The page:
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Label Reading Tips
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Reading nutrition labels can look difficult, but it doesn't have to be!

Last week we discussed how properly plan healthy meals, in order to help you better manage your weight. Another key component of meal planning is knowing how to read a nutrition label. Labels provide a lot of useful information about the nutritional value of a particular food, but they can be difficult to understand if you don’t know what to look for. Being able to read a nutrition label will help you to get the most out of your meals, and can help make meal planning a lot easier!

 

  1. Take a look at the serving size located at the top of the label. Often times, packages of food contain more than one serving. Nutrition labels generally reference a smaller, specified amount of what’s in the product. When you look at items like the amount of calories and sugar that is listed on a label, it is in reference to the recommended serving size.

 

  1. Take a look at how many calories are in one serving. Calories are the amount of energy that you will consume from one given serving. The average woman should consume around 2000 calories per day, and the average man should consume 2500. Keep a food journal if you find it difficult to manage balancing your diet! If you are trying to lose weight, women should try to consume 1500 cal. to lose one pound a week, and men 2000 cal.

 

  1. % Daily value (DV) tells you how much of a particular nutrient is in one serving of food. 5% DV is considered very little, while anything 15% or above is considered a lot. These values are important in determining how nutritious a particular food is. Try to stay away from items with a high percentage of trans-fat, sodium and sugar content, and opt for food with more dietary fibre, protein and vitamins.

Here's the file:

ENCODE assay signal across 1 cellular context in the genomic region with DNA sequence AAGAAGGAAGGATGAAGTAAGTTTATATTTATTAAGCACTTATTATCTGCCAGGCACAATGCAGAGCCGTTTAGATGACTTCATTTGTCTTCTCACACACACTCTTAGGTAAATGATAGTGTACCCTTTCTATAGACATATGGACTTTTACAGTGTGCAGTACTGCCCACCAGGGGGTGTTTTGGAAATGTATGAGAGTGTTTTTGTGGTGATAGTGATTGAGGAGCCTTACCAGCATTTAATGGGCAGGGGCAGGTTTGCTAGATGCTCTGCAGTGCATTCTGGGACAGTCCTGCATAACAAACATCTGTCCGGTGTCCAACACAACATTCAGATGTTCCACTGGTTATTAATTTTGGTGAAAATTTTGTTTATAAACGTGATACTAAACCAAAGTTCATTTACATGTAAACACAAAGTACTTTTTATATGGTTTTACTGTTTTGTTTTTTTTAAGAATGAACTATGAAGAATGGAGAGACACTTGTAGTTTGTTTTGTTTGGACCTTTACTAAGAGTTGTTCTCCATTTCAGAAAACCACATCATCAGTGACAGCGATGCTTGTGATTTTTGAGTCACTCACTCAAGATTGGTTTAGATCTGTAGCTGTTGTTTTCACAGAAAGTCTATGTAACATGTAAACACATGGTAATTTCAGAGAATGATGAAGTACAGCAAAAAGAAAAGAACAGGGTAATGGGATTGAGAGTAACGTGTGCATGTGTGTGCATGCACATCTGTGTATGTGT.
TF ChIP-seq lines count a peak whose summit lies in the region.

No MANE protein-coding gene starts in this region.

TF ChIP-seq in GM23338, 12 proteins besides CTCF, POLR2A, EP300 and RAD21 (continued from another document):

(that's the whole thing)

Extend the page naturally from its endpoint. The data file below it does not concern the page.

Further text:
1. They are often seen as negative, but carbohydrates or carbs are very important to a well-balanced diet. Carbs are an important source of energy, and can help us to feel fuller for longer. The most important thing to keep in mind are which types of carbs you’re consuming. Complex carbs which are found in vegetables, fruits, beans and whole grains help you to feel full and are more beneficial for your body. Complex carbs are great because the fibre that is found in them helps your body to break food down more slowly, which in turn controls spikes in blood sugar levels. Another way to maximize your health is to look at the ratios of carbohydrates to fibre in a meal. Researchers found that the most optimal foods have a 10:1 ratio (for every 10 grams of carbohydrates, there is at least 1 gram of fibre). Even amongst whole grains and foods that have the label of “healthy”, there can still be discrepancies when it comes to quality. This ratio ensures that the quality of carbohydrates which you are consuming gives you the biggest health benefit.  

 

  1. Sugar by any other name is still sugar. Be careful of tricky names for sugar on packaging that can sometimes make it difficult to identify. Does sucrose, high-fructose corn syrup and dextrose sound familiar? These are all different names for sugar! Although they each differ slightly, it’s important not to be fooled into thinking that something is sugar-free, simply because of the name. If something in your ingredients list ends in “-ose,” be aware that it’s a sugar. Moderation is the key, and consuming small amounts of sugar in your day won’t hurt you. Women should consume no more than 24 grams of sugar in a day, and men should consume no more than 36 grams. A great way to manage your sugar consumption is to apply the 1:1 ratio (for every gram of sugar, there should be 1 gram of fibre). This ratio is ideal because it allows the fibre to slow down the absorption of sugar in the blood, so that it can be used for energy rather than fat. A low, balanced intake of sugar helps us to reduce the amount of excess sugar buildup in the body, and can help you to manage your weight more effectively.

 

  1. Some packaging does not include nutrition labels and may only have a list of ingredients. Keep in mind the order of the nutrients and ingredients in these lists. Labels list ingredients in order of the highest to lowest content in a package. If you are trying to reduce or increase your intake of specific ingredients, consider its position on the ingredients list.

 

 



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